GnuPG on Raspberry Pi


GnuPG itself is a commandline tool without any graphical stuff.

It is the real crypto engine which can be used directly from a command prompt, from shell scripts or by other programs. Therefore it can be considered as a backend for other applications.

Public Keys is a concept where two keys are involved.

One key is a Public Key that can be spread through all sorts of media and may be obtained by anyone.

The other key is the Private Key. This key is secret and is only available to the owner.

Now the sender will encrypt the message with the public key belonging to the receiver.

Then decryption will be done with the secret key of the receiver.

Fuller description available here

I’m using the Pi with Debian GNU/Linux 7.0 (wheezy)

Ensure you have updated your server with the latest available code

gnupg will be already installed by default

All these examples are using the terminal so can be setup remotely, headless or through the terminal on startx.

Create a file and encrypt it

Start in your home folder

Get the public key (from me) and import it to your gpg list

cd ~


gpg --import publicexample.asc

View your keys

gpg --list-keys

pub   2048R/5753B9DE 2013-03-02

uid                  GlynRobOpen (Open Public key example)

We no longer need that file we downloaded so lets remove it:

rm publicexample.asc

Lets create a new file that we want to encrypt

nano secretdoc.txt

Type in any message you want and save it by Ctrl x, then enter

Encrypt that file:

gpg -r "GlynRobOpen" --encrypt secretdoc.txt

Use this key anyway? (y/N): y

You will now have a new file called secretdoc.txt.gpg which is encrypted

To look at the file

nano secretdoc.txt.gpg

you will see that the message you entered can not be seen.

This is now safe to pass to me (or the owner of the private key) and if anyone else gets that file it will be usless to them as they can’t decrypt it.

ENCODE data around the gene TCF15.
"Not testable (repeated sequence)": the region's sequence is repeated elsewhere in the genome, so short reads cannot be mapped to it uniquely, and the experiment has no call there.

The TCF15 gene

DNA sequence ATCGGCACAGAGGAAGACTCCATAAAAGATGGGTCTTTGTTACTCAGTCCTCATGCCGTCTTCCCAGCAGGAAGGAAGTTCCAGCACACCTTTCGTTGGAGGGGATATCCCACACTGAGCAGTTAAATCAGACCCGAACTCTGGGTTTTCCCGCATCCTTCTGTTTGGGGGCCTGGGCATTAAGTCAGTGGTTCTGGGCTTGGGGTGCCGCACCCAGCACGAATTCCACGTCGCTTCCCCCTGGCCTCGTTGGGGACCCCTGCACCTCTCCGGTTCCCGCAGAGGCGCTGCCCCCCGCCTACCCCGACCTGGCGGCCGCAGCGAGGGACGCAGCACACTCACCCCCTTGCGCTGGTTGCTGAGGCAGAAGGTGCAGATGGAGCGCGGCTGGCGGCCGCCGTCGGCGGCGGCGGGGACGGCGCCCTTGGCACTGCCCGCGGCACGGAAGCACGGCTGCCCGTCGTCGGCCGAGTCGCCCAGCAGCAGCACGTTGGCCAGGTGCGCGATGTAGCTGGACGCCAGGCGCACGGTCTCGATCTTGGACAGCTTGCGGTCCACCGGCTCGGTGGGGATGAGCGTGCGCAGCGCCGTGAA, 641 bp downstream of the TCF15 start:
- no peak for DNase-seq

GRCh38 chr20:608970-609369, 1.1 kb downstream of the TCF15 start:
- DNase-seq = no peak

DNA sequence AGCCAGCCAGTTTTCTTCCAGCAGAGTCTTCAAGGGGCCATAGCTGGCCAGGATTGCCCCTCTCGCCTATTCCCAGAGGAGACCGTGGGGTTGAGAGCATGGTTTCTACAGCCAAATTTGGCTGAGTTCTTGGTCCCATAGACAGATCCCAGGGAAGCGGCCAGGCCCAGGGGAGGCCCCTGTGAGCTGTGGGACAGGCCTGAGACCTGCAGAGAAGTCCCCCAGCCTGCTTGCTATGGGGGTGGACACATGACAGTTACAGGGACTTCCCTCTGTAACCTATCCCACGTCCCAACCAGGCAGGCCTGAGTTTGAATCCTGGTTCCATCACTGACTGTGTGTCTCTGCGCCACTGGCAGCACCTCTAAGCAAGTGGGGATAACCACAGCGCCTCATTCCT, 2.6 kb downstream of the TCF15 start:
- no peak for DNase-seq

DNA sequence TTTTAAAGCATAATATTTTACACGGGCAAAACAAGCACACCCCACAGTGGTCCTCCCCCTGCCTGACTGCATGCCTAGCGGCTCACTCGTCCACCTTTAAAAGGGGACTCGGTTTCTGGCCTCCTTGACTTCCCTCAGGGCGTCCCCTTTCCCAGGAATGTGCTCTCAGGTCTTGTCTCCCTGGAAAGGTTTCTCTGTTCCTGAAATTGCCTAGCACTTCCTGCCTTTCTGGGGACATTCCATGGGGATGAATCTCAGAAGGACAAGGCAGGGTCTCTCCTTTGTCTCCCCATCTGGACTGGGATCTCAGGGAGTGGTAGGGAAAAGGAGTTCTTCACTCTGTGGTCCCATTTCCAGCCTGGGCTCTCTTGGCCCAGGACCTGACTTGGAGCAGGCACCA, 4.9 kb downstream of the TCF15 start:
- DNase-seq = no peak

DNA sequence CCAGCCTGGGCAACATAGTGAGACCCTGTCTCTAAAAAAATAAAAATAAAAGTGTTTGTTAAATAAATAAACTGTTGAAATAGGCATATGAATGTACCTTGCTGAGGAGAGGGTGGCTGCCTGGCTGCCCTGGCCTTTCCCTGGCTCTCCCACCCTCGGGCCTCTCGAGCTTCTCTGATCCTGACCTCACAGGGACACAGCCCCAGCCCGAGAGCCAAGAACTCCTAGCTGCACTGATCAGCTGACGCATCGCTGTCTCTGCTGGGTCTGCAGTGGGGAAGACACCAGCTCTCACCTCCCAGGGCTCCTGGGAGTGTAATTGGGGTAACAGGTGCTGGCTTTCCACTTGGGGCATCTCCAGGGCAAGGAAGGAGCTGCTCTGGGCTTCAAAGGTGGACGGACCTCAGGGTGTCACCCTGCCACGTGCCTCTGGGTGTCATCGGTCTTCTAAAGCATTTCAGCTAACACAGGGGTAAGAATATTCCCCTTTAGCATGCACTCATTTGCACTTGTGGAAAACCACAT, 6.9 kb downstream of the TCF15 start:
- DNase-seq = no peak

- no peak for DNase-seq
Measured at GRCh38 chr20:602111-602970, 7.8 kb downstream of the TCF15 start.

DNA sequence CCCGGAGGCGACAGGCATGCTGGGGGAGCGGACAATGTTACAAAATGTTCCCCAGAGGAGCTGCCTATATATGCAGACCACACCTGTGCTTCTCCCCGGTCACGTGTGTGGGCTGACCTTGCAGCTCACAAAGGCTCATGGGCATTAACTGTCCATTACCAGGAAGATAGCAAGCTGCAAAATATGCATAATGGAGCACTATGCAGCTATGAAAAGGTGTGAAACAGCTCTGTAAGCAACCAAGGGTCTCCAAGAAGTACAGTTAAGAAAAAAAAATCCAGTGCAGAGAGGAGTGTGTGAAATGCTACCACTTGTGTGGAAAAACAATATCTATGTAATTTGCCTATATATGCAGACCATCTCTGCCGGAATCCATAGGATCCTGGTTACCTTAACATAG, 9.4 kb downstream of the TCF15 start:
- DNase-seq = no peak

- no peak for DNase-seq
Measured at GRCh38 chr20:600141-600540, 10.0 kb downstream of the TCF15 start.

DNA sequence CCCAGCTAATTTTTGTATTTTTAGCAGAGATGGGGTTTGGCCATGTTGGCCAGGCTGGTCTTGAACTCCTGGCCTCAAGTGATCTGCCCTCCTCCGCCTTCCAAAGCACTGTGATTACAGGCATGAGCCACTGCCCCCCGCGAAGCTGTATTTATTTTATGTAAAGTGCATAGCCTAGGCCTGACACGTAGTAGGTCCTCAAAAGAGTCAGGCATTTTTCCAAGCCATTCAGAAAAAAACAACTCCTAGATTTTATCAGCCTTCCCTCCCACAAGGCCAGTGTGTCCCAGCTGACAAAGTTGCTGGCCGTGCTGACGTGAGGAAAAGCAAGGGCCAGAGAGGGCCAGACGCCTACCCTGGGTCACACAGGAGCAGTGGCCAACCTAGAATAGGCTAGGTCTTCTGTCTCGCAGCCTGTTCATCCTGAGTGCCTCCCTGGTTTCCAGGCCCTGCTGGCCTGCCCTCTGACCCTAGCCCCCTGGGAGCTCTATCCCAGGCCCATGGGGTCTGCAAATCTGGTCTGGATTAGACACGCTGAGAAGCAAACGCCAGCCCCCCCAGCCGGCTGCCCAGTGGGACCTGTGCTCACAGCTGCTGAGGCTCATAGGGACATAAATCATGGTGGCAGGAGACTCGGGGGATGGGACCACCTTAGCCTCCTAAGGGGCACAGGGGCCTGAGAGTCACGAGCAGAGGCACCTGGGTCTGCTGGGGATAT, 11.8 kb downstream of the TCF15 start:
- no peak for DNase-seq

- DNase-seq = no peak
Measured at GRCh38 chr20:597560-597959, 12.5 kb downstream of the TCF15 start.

To try this yourself quickly you can download and create your own public key to pass to the pi (via FTP is the easiest way on port 22)

Creating a private and public key on the Pi

gpg --gen-key

Select kind of key: 1

What keysize do you want? 2048 (entropy issues if you try a larger keysize on the pi)

Key is valid for? : 0 (For this example so it never expires)

Is this correct? : y

Real name: GlynRob

Email address:

Comment: Backupsys

You selected this USER-ID:

“GlynRob (Backupsys) ”

Change (N)ame, (C)omment, (E)mail or (O)kay/(Q)uit?: O (Everything is correct)

Enter passphrase: password (Yours will be something more secure)

Repeat passphrase: password

We need to generate a lot of random bytes…


This is where it is a bit nasty.

The Pi needs to generate lots of random entropy but can only do this on the actions that the user is currently taking.

If you can access the Pi’s UI then open Scratch (seems to be good at providing enough key generation entropy) and do some things to make the processor work hard


If you can only work headless then you need to open a second terminal window and pull some source code

Second terminal:


rm curl-7.20.0.tar.gz (deletes what you downloaded)

That seems to be enough for the key generation entropy but you may need to do more things like untar the file etc.

View your keys

pi@raspberrypi ~ $ gpg --list-keys



pub   2048R/2304E911 2013-03-02

uid                  GlynRob (Backupsys)